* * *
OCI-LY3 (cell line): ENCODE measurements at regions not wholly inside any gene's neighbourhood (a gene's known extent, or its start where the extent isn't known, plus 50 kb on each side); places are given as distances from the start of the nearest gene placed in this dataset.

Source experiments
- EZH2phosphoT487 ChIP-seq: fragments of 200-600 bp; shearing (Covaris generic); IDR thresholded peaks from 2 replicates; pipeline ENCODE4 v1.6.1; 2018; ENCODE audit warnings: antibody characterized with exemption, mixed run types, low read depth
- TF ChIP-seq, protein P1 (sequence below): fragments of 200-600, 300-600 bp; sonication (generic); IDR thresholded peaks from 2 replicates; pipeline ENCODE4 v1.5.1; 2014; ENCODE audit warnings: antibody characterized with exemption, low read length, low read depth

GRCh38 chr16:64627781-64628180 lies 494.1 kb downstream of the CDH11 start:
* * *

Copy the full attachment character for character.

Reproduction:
OCI-LY3 (cell line): ENCODE measurements at regions not wholly inside any gene's neighbourhood (a gene's known extent, or its start where the extent isn't known, plus 50 kb on each side); places are given as distances from the start of the nearest gene placed in this dataset.

Source experiments
- EZH2phosphoT487 ChIP-seq: fragments of 200-600 bp; shearing (Covaris generic); IDR thresholded peaks from 2 replicates; pipeline ENCODE4 v1.6.1; 2018; ENCODE audit warnings: antibody characterized with exemption, mixed run types, low read depth
- TF ChIP-seq, protein P1 (sequence below): fragments of 200-600, 300-600 bp; sonication (generic); IDR thresholded peaks from 2 replicates; pipeline ENCODE4 v1.5.1; 2014; ENCODE audit warnings: antibody characterized with exemption, low read length, low read depth

GRCh38 chr16:64627781-64628180 lies 494.1 kb downstream of the CDH11 start: